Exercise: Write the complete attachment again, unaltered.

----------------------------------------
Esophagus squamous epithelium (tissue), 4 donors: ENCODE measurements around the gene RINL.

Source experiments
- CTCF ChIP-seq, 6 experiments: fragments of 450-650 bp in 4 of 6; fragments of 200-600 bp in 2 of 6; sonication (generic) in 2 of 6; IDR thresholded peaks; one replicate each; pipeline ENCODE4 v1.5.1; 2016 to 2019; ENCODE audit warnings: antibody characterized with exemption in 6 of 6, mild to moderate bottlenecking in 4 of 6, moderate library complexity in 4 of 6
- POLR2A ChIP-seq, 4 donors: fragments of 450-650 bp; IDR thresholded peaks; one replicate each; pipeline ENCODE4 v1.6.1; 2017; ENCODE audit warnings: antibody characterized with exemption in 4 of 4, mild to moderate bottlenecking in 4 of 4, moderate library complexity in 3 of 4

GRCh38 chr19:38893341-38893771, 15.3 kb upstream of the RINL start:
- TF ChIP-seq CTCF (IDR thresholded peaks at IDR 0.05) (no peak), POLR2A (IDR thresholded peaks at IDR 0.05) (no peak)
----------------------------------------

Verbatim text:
Esophagus squamous epithelium (tissue), 4 donors: ENCODE measurements around the gene RINL.

Source experiments
- CTCF ChIP-seq, 6 experiments: fragments of 450-650 bp in 4 of 6; fragments of 200-600 bp in 2 of 6; sonication (generic) in 2 of 6; IDR thresholded peaks; one replicate each; pipeline ENCODE4 v1.5.1; 2016 to 2019; ENCODE audit warnings: antibody characterized with exemption in 6 of 6, mild to moderate bottlenecking in 4 of 6, moderate library complexity in 4 of 6
- POLR2A ChIP-seq, 4 donors: fragments of 450-650 bp; IDR thresholded peaks; one replicate each; pipeline ENCODE4 v1.6.1; 2017; ENCODE audit warnings: antibody characterized with exemption in 4 of 4, mild to moderate bottlenecking in 4 of 4, moderate library complexity in 3 of 4

GRCh38 chr19:38893341-38893771, 15.3 kb upstream of the RINL start:
- TF ChIP-seq CTCF (IDR thresholded peaks at IDR 0.05) (no peak), POLR2A (IDR thresholded peaks at IDR 0.05) (no peak)